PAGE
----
New Delhi: Japan’s SoftBank Group Corp. has written down as much as 58.1 billion yen ($555 million) in two of its biggest investments in India, cab-hailing firm Ola (ANI Technologies Pvt. Ltd) and e-commerce marketplace Snapdeal (Jasper Infotech Pvt. Ltd), the company said.
In an earnings report, Softbank stated a loss of 58.1 billion yen from financial instruments for the six-month period ending 30 September 2016, compared with a gain of 112.6 billion yen in the year-ago period.
“Gain or loss arising from financial instruments at FVTPL (fair value through profit or loss) comprises mainly changes in fair value of preferred stock investment including embedded derivatives, such as ANI Technologies Pvt. Ltd and Jasper Infotech Private Limited in India, designated as financial assets at FVTPL,” the company said, explaining the loss during the six-month period.
Since only these two firms have been named, it is likely that they contributed the most or accounted for all of the write-down. A SoftBank spokesperson did not respond to an email seeking clarification and comment.
SoftBank on Monday announced second quarter results, posting a profit of 528.6 billion yen ($5.1 billion), boosted by a favourable exchange rate, as well as by healthy operations in home market Japan.
According to SoftBank, of the total mark-down, 29.62 billion yen was recorded as a loss arising from the yen’s year-on-year appreciation.
The news comes at a time when both Ola and Snapdeal are looking to raise fresh funds. Mint reported in June that Ola was looking to raise $300-400 million from existing and new investors. It needs to raise funds this year to refill its cash coffers and to maintain its lead over rival Uber.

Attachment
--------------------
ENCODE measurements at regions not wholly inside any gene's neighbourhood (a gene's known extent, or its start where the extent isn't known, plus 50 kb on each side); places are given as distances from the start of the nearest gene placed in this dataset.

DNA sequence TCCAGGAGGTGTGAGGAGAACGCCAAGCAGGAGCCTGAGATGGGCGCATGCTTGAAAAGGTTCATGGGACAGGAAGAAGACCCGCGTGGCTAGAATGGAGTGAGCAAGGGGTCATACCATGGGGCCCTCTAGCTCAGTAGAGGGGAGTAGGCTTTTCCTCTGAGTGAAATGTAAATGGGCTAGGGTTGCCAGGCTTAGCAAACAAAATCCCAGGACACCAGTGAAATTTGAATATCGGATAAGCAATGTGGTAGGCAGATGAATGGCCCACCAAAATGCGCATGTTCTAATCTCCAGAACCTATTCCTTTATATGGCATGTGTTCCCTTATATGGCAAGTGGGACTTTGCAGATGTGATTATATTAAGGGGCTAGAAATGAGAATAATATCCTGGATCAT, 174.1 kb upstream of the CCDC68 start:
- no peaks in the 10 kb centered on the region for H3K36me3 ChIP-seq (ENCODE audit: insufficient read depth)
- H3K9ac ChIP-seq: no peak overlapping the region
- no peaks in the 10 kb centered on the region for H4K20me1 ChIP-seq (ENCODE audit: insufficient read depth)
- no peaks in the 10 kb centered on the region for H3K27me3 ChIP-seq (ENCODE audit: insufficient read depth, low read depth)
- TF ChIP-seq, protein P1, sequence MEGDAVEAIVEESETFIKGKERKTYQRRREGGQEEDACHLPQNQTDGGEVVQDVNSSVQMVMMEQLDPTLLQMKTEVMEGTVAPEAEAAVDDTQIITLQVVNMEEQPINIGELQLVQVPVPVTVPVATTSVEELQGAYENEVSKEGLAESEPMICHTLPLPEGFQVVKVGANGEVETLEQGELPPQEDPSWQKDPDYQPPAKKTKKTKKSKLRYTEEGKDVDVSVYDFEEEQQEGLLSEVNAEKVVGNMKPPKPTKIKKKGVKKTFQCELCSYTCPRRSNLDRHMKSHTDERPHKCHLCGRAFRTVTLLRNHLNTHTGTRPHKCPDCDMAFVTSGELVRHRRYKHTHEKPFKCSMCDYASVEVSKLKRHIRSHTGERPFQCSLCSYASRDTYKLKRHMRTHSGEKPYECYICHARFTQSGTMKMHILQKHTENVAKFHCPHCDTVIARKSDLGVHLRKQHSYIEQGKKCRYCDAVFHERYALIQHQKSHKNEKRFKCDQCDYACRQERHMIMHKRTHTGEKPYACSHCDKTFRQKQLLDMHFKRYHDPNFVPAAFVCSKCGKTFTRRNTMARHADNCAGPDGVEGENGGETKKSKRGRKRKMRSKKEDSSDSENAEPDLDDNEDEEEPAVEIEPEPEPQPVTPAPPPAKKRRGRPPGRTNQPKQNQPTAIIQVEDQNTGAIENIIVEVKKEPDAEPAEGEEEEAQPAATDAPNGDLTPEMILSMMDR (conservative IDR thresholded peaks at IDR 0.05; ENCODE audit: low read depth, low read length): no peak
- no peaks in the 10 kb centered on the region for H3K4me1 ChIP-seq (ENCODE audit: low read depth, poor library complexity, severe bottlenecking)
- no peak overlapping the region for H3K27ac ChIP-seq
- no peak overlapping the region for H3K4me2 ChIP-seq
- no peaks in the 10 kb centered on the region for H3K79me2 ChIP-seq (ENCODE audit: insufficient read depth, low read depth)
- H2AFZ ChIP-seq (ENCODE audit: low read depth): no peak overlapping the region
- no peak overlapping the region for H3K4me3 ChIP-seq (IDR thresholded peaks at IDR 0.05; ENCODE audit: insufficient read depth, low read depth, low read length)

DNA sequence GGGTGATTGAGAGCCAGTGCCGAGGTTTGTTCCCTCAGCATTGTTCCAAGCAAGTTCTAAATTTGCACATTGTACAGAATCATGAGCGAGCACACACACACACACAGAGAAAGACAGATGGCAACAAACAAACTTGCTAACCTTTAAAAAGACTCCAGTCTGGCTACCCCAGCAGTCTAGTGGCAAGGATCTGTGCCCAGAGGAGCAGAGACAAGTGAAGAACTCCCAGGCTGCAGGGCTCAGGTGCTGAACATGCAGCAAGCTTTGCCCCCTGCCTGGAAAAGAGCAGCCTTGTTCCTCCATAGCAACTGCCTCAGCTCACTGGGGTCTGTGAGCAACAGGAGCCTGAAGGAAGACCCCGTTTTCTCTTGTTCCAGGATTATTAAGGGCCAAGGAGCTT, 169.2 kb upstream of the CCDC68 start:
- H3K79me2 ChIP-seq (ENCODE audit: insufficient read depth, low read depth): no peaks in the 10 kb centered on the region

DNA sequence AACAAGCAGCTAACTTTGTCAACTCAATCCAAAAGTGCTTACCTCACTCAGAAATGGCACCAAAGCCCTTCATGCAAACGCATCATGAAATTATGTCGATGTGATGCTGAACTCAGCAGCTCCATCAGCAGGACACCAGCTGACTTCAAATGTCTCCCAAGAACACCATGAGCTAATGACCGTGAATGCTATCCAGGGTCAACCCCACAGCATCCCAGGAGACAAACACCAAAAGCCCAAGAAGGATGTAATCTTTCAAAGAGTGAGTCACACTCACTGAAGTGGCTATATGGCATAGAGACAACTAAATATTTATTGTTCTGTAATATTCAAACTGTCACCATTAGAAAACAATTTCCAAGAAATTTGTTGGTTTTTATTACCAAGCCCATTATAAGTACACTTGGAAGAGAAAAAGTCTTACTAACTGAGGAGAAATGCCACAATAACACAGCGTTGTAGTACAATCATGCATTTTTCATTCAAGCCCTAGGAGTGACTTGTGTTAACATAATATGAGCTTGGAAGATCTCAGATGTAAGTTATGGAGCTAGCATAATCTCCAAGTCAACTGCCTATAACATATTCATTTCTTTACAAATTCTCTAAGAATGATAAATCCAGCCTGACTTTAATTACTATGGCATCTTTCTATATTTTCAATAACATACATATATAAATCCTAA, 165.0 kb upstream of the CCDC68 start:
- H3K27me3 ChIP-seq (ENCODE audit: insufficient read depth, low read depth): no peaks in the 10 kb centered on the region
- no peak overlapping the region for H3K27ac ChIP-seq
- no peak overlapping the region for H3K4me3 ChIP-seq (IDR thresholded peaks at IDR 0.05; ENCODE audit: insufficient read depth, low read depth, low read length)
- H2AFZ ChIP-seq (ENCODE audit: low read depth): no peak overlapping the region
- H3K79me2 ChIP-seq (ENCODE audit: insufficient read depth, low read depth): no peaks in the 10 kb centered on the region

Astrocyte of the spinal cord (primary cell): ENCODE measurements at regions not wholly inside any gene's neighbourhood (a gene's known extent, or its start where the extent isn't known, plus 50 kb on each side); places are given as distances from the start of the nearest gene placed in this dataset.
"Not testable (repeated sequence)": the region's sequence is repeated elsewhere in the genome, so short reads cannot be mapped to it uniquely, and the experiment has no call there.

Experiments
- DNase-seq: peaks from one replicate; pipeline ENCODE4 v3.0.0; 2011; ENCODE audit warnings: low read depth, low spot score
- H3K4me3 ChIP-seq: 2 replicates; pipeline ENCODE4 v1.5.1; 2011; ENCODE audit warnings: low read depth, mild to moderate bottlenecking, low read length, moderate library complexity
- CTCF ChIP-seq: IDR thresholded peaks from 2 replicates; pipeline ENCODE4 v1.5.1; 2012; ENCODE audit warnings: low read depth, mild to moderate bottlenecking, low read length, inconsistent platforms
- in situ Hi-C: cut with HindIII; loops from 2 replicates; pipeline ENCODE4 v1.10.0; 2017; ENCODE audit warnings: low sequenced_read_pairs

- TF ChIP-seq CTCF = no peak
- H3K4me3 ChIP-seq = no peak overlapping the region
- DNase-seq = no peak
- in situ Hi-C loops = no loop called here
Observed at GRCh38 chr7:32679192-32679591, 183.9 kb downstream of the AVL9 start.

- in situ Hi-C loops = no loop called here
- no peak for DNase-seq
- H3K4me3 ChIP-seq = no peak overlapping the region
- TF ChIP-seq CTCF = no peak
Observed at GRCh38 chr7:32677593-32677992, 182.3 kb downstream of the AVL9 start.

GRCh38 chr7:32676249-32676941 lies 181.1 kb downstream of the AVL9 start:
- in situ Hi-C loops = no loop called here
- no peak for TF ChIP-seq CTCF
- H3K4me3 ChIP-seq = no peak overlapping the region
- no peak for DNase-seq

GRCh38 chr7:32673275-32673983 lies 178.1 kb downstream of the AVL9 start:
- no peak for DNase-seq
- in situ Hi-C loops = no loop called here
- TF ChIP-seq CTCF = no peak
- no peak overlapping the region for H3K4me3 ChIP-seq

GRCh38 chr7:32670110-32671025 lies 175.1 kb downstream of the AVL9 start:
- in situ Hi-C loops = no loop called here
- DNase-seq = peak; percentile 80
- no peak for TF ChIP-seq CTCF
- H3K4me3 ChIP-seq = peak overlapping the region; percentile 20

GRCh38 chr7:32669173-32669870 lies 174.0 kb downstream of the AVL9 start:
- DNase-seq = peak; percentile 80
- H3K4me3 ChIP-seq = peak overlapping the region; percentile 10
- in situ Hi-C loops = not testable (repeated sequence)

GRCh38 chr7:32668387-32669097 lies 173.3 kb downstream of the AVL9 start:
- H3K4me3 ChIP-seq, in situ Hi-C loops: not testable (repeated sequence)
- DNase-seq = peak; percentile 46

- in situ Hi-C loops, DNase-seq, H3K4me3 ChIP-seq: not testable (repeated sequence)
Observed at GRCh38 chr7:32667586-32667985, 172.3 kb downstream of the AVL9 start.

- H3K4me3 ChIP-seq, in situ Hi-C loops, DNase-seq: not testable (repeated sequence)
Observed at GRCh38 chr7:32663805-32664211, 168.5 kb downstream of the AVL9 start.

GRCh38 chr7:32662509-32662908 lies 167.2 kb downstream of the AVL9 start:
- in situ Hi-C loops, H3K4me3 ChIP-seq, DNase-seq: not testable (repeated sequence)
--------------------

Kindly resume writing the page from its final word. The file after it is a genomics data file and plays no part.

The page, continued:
Both Uber and Ola have been burning significant cash in India to win market share by wooing customers through discounts.
Ola has so far raised about $1.2 billion from Tiger Global Management, Matrix Partners, SoftBank Group, Didi Chuxing and several other investors.
Snapdeal, too, has struggled to hold on to its market share and has slipped to a distant number three behind Amazon and Flipkart.
In May, SoftBank, in its quarterly results, indicated slowing sales growth at Snapdeal. Snapdeal’s gross sales, which exclude discounts and product returns, slowed to 90% in the year ended 31 March from 301% in the previous year, SoftBank said then.
An attempt to cut costs and conserve cash in a slow funding environment pushed Snapdeal to shut Exclusively, its online platform for premium and luxury fashion goods, in August.
Last year, Snapdeal raised $500 million, mainly from Chinese e-commerce firm Alibaba Group, Foxconn Technology Group and existing investor SoftBank, which then valued the Delhi-based firm at about $4.8 billion post money.
According to a Snapdeal spokesperson: “At Snapdeal we are focused on driving great outcomes around customer experience, growth and efficiency. On the back of this focus, we have seen tremendous success with the recently concluded Diwali sales season and we continue to build excellent momentum in the business. We cannot comment on accounting practises of any of our investors.”
The write-down is a sign of the times, experts said, and as significant as the number seems to suggest. “In a portfolio that spawns multi-billion dollars, $550 million may not raise too many eyebrows,” said Sanchit Vir Gogia, chief executive at Greyhound Research.
“There is definitely pressure on both sides, investors as well as companies. SoftBank has started putting its house in order,” he added.
Indeed, the focus has changed to the “robustness of the business model” from just revenue and “growth”, said Sreedhar Prasad, partner, e-commerce and start-ups, at KPMG India.
“ Small aberrations in valuations on a long-term investment cycle is not a cause of concern, as future investments will be based on how the business will grow in the coming years,” he added.
The story and headline has been amended from its original version.